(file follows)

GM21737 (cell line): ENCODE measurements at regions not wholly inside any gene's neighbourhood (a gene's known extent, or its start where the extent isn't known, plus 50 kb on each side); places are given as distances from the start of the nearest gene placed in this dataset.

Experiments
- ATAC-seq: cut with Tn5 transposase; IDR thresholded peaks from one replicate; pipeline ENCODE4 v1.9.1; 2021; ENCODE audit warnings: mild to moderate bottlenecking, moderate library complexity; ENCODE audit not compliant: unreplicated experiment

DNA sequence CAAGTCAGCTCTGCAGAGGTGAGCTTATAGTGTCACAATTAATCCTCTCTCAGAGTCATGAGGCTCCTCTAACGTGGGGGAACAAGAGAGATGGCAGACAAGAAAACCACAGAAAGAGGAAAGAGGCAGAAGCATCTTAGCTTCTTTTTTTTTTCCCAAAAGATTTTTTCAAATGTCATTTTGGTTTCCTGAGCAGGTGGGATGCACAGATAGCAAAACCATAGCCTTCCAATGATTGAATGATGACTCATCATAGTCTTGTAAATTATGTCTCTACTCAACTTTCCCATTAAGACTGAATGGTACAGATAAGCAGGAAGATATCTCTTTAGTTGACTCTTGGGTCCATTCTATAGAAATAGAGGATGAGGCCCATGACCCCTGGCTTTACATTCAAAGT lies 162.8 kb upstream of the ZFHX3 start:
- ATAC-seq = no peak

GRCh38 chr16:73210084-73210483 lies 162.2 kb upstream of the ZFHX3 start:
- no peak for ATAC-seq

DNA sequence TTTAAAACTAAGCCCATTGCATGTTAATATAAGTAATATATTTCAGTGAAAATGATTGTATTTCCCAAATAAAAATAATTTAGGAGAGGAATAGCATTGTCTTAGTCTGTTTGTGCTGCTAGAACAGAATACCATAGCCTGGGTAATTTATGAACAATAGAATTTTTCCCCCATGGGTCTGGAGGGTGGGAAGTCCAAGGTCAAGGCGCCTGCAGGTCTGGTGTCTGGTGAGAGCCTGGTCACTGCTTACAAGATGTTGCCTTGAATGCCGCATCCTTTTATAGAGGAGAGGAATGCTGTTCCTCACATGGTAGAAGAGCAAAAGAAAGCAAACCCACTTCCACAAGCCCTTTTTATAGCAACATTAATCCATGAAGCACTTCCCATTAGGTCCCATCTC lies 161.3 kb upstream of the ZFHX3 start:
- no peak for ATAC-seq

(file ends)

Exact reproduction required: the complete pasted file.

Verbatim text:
GM21737 (cell line): ENCODE measurements at regions not wholly inside any gene's neighbourhood (a gene's known extent, or its start where the extent isn't known, plus 50 kb on each side); places are given as distances from the start of the nearest gene placed in this dataset.

Experiments
- ATAC-seq: cut with Tn5 transposase; IDR thresholded peaks from one replicate; pipeline ENCODE4 v1.9.1; 2021; ENCODE audit warnings: mild to moderate bottlenecking, moderate library complexity; ENCODE audit not compliant: unreplicated experiment

DNA sequence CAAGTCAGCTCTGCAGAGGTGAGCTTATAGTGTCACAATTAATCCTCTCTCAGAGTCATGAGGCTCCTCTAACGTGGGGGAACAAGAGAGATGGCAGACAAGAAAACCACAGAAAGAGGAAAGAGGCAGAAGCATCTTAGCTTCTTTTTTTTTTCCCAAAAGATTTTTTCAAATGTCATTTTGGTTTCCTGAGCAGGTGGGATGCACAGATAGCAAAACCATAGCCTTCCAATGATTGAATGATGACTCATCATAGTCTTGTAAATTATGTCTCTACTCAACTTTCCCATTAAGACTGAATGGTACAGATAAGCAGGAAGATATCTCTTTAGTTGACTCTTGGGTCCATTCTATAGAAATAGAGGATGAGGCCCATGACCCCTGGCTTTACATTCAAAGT lies 162.8 kb upstream of the ZFHX3 start:
- ATAC-seq = no peak

GRCh38 chr16:73210084-73210483 lies 162.2 kb upstream of the ZFHX3 start:
- no peak for ATAC-seq

DNA sequence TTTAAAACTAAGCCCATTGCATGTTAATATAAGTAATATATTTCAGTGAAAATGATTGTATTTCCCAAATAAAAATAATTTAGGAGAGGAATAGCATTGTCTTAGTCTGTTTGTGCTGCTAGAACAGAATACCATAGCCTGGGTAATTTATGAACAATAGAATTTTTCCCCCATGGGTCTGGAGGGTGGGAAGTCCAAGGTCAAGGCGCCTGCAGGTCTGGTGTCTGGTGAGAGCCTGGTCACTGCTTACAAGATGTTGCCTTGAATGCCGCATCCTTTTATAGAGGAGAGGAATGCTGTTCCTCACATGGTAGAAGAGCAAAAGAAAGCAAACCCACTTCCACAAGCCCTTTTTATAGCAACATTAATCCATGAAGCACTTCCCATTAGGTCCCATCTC lies 161.3 kb upstream of the ZFHX3 start:
- no peak for ATAC-seq